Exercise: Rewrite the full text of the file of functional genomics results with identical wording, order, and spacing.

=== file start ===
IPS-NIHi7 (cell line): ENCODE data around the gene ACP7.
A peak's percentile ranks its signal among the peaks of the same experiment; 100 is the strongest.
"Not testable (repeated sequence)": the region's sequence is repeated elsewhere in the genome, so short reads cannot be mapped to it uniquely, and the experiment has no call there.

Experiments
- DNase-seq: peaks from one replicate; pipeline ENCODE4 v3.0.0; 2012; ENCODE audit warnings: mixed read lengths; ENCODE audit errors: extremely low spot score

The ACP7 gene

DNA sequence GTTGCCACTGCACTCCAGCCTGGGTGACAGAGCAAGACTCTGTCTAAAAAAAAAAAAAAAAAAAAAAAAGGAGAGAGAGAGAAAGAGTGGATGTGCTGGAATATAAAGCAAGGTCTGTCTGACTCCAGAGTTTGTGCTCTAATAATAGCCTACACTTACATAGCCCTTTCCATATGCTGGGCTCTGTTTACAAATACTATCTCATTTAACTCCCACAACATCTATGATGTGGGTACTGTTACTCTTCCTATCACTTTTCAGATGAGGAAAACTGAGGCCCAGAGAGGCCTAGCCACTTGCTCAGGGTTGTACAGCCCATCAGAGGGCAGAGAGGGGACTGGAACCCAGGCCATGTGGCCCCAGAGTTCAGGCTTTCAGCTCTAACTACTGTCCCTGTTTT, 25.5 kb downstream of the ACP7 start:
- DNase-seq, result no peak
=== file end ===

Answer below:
IPS-NIHi7 (cell line): ENCODE data around the gene ACP7.
A peak's percentile ranks its signal among the peaks of the same experiment; 100 is the strongest.
"Not testable (repeated sequence)": the region's sequence is repeated elsewhere in the genome, so short reads cannot be mapped to it uniquely, and the experiment has no call there.

Experiments
- DNase-seq: peaks from one replicate; pipeline ENCODE4 v3.0.0; 2012; ENCODE audit warnings: mixed read lengths; ENCODE audit errors: extremely low spot score

The ACP7 gene

DNA sequence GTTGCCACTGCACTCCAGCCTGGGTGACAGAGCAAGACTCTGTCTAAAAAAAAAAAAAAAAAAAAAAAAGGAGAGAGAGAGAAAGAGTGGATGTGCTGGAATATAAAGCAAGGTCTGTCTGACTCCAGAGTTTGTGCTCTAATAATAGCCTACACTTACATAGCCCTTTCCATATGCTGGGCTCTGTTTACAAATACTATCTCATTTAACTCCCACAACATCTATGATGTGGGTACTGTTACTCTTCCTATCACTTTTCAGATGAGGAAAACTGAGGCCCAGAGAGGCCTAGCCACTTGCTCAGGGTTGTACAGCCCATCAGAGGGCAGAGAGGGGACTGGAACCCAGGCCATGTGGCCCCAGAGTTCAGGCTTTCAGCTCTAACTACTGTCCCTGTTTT, 25.5 kb downstream of the ACP7 start:
- DNase-seq, result no peak